NOTES FOR A DOCUMENTARY FILM - As I move forward cataloging the Piccirilli works for The Italian Factor, a documentary film currently in progress, I’d like to take a few minutes to create a sequence leading to the execution of the Seal by Furio Piccirilli (né Furio Camillo Tommaso Enrico), currently in the collection of the Metropolitan Museum of Art in New York where I visited last week.
Seeing the Seal at the MET, I had an opportunity to paste together the pieces of a puzzle that has been troubling me for almost a year with images that I felt were speaking to me in tongues. Where was it made, and when? Why was the paster model with the points in the custody of Ilaria Zolesi, director of the Scuola di Marmo in Massa? Who was the young woman with a child in her arms looking at The Seal? Suddenly, all the questions were answered. Furio’s Seal seal was completed in Pietrasanta by Furio Piccirilli, who was almost 70 years old and married to his first cousin, a woman half his age.
Based on my records, Furio and his wife had two children, a girl, and a younger boy, so it's only fair to presume that those in the photograph looking at the Seal are, in fact, his wife and children. In a separate image, we see Furio giving the final touches to the Seal as Attilio, possibly visiting from New York, observes his brother at work. This image was not taken in the Bronx as I presumed initially and precedes the one in which Furio’s family is looking at the final masterpiece.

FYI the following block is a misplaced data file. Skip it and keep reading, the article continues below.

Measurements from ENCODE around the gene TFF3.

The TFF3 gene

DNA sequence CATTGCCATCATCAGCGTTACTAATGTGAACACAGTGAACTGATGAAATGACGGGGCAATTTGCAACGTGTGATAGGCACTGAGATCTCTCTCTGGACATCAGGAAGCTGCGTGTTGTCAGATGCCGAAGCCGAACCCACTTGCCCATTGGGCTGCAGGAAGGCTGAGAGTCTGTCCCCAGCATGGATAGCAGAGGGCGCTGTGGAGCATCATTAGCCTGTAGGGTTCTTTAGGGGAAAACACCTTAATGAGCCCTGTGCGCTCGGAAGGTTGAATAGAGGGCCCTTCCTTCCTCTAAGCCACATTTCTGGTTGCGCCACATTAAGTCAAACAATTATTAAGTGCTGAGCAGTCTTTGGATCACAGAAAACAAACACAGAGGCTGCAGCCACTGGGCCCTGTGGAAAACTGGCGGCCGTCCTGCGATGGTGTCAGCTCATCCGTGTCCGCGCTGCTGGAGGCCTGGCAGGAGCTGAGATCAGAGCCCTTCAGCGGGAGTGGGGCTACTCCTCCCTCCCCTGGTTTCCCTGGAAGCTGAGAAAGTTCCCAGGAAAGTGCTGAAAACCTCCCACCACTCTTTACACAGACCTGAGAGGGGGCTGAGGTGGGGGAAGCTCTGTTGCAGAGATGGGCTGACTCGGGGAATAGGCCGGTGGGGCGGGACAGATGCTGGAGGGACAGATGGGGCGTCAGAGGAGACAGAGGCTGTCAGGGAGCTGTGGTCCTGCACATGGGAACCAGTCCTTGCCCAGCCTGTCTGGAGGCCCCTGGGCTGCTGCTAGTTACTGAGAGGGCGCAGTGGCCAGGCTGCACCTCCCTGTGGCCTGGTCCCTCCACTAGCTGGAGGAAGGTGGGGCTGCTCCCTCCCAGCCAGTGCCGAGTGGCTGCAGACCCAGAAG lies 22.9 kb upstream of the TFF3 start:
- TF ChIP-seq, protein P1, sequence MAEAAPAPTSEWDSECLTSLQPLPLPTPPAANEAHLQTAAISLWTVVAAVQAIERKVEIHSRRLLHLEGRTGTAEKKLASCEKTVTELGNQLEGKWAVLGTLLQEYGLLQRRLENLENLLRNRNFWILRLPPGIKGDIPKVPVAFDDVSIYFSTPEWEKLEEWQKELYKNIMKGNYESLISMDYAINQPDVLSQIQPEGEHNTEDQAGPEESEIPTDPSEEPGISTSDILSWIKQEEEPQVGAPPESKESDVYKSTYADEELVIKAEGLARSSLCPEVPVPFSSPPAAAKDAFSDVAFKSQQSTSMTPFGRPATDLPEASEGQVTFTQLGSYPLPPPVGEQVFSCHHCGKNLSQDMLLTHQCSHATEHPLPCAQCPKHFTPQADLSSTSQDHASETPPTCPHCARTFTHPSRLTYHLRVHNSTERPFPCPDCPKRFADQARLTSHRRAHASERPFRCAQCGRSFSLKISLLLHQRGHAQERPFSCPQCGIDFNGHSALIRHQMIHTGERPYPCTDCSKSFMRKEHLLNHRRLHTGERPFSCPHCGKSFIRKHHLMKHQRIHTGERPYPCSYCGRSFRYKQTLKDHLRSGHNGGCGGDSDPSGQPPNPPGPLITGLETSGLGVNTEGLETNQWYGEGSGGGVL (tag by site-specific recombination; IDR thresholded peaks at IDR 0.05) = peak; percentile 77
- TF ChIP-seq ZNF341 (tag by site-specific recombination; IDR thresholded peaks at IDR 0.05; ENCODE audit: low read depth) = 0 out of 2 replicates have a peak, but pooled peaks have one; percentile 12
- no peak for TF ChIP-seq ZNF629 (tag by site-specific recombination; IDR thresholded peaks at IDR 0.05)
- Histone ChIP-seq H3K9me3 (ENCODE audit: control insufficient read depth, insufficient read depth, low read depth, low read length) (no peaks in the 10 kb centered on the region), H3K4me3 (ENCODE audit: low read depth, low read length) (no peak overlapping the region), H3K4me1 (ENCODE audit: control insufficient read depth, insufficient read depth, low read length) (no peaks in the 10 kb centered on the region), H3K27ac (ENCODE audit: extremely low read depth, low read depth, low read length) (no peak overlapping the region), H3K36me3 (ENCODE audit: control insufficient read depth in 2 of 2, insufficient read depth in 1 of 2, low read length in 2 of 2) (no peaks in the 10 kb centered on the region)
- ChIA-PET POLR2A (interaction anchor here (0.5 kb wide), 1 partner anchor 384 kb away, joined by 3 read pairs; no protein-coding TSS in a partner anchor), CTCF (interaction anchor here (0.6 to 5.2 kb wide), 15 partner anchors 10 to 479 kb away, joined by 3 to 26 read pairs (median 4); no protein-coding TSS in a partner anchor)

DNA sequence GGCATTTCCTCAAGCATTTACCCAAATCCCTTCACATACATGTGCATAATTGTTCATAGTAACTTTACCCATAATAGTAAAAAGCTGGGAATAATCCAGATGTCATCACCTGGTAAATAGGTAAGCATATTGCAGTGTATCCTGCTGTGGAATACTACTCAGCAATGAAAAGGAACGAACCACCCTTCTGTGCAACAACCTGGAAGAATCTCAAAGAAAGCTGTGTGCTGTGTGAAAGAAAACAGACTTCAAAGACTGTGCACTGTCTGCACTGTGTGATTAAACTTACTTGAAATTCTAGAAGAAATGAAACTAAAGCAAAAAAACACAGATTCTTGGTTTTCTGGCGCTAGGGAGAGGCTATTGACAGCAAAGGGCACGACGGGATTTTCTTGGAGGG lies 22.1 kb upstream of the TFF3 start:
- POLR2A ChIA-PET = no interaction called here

“Of the numbers of animals Piccirilli carved, none surpassed the sculptural quality of his "Seal." The sea creature, characteristically portrayed balancing on top of a sloping rock, appears to have just emerged from the water, an impression vividly evoked by the glossy, highly polished finish of the black marble. Unlike the few marble sculptors of his time who carved their works in stone directly to scale, Piccirilli modeled his subject first in clay and then enlarged it himself to its present size in the permanent medium. "Seal" was exhibited in the 1929 annual exhibition of the National Academy of Design, where it won the Ellin P. Speyer Memorial Prize for best representation of an animal." From the MET site
In a different image, we see the plaster model with the points mode to facilitate the copy of the original design onto black marble. This plaster is today in the office of Ilaria Zolesi, director of the Scuola di Marmo in Massa which I visited earlier this year. Finally, “Seal” is kept inside a windowed case at the MET where I had a chance to see it again last week.